Transforming Industrial Energy Consumption: NCCETC’s Commitment to Pioneering Clean Power & Energy Efficiency
Energy consumption in the United States is notably shaped by its industrial and commercial sector users, which currently accounts for one-third of the nation’s total energy usage as reported by the Energy Information Administration (EIA). Within this sector, energy-intensive industries play a pivotal role, consuming substantial amounts of energy in the transformative processes of raw materials into essential products like aluminum, chemicals, forest products, glass, metals, mining and petroleum refining.
At the forefront of initiatives to mitigate energy intensity is the North Carolina Clean Energy Technology Center (NCCETC). Our dedicated team offers comprehensive technical services focused on energy efficiency, encompassing overall management, training initiatives and on-site assessments. These services extend to commercial, industrial and institutional facilities across the Southeastern United States to support a new era of enhanced energy performance and on-site energy generation.
Commercial and industrial firms in North Carolina, as significant energy consumers, play a crucial role in advancing the transition to renewable energy sources. This shift is essential to foster the successful transition to an economy increasingly based on renewable energy. Not only does this transformation enhance the environmental and economic sustainability of the state’s industries, but it also fosters growth in the renewable energy sector, retains energy dollars within the state, and boosts employment opportunities in the energy sector.
NCCETC first took up this challenge in 1996 with the initiation of the Commercial and Industrial Outreach Program. This program provided complimentary site visits to plants, facilities and institutional buildings to assess the economic and technical feasibility of solar applications. NCCETC staff also recruited renewable energy manufacturers and distributors to North Carolina, encouraging them to locate or expand their facilities in the state.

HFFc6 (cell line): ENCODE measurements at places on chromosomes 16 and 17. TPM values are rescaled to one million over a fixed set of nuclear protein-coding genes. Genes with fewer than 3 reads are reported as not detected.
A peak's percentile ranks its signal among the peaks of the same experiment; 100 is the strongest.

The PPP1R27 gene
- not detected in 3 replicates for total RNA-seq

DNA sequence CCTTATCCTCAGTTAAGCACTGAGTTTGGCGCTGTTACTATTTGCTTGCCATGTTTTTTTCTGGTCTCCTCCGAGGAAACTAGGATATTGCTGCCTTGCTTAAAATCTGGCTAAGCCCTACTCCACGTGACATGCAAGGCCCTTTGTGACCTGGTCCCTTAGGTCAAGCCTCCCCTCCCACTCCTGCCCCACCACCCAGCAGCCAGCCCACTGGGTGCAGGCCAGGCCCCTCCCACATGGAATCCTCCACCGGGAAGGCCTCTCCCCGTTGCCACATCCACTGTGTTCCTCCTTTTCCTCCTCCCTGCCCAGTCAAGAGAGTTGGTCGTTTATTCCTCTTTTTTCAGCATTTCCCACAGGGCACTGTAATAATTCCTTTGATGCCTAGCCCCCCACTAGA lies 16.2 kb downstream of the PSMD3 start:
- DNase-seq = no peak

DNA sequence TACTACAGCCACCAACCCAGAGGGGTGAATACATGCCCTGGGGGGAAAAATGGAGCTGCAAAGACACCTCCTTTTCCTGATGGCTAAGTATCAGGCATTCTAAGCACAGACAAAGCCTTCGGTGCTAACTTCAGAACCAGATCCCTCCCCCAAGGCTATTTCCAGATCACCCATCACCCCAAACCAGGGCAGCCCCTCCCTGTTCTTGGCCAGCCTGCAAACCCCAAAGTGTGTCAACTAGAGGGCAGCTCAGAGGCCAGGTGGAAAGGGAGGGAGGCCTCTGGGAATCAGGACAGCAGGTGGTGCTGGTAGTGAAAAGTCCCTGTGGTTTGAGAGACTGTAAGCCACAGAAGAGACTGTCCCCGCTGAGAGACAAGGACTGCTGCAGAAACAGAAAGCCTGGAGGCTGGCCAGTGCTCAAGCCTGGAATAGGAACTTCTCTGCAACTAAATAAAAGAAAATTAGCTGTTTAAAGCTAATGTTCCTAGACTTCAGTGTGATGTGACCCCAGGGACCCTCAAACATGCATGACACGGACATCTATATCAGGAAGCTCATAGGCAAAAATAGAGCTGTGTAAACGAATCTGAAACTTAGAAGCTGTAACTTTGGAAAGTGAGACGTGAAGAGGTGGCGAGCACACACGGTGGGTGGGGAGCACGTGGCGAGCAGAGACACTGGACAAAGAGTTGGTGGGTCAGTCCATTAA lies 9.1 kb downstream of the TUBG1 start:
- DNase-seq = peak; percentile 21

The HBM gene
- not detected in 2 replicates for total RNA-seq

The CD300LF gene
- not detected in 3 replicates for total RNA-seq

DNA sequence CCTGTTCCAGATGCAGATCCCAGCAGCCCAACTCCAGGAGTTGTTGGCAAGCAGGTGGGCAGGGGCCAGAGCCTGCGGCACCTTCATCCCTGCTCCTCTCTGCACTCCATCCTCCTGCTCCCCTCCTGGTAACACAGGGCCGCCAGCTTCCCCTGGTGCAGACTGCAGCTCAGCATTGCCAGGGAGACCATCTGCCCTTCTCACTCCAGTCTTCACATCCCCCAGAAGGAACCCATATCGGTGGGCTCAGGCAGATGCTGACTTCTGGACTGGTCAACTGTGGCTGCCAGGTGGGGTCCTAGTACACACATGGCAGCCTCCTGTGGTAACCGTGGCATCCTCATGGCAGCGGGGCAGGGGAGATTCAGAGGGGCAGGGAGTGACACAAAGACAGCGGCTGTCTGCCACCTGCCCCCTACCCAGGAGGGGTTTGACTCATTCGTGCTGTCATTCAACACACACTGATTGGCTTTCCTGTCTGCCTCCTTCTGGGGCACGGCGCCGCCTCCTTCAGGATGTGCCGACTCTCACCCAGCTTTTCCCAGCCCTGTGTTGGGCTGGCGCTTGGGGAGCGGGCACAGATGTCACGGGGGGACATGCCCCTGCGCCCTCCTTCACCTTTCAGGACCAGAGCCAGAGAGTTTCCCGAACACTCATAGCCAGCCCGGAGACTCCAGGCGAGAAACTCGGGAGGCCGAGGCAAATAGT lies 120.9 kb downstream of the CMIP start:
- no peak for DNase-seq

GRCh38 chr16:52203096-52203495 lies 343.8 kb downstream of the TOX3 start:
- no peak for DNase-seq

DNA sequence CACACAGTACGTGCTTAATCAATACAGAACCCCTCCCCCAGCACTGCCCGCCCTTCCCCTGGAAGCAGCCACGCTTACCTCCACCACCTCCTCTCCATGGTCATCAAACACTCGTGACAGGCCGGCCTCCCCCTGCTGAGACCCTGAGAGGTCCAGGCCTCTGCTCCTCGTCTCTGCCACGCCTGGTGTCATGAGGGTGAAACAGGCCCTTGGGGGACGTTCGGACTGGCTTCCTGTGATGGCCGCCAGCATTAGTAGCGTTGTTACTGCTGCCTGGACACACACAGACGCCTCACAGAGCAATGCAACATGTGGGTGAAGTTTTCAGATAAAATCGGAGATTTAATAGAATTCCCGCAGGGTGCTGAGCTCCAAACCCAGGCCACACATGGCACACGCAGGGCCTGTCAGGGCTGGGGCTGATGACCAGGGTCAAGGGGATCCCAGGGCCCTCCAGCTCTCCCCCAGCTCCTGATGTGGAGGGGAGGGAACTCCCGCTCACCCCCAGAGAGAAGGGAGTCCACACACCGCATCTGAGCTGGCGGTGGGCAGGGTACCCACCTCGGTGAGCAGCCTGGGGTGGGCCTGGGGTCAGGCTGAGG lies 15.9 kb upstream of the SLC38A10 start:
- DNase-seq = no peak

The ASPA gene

Today, NCCETC offers a suite of services to help industrial, commercial and institutional energy users to reach their energy-related goals through its Clean Power & Industrial Efficiency (CPIE) program. Staffed by experienced engineers, scientists and specialists, the CPIE program can provide site-specific renewable energy assessments, economic feasibility studies, and project development support.
Onsite Energy Technologies
The Industrial Efficiency and Decarbonization Office (IEDO) within the U.S. Department of Energy (DOE) unveiled its choice of nine organizations—eight regional and one national—to form a network of Technical Assistance Partnerships (TAPs) earlier this year. NCCETC was selected to lead the DOE Southeast Onsite Energy TAP in collaboration with team members from the University of Puerto Rico Mayagüez (UPRM) and Tennessee Tech University.
These partnerships aim to support industrial facilities and other major energy consumers in enhancing the adoption of onsite energy technologies. The overarching goal is to expedite the integration and implementation of clean energy technologies, thereby catalyzing industrial decarbonization, boosting productivity, and enhancing the competitiveness of the United States.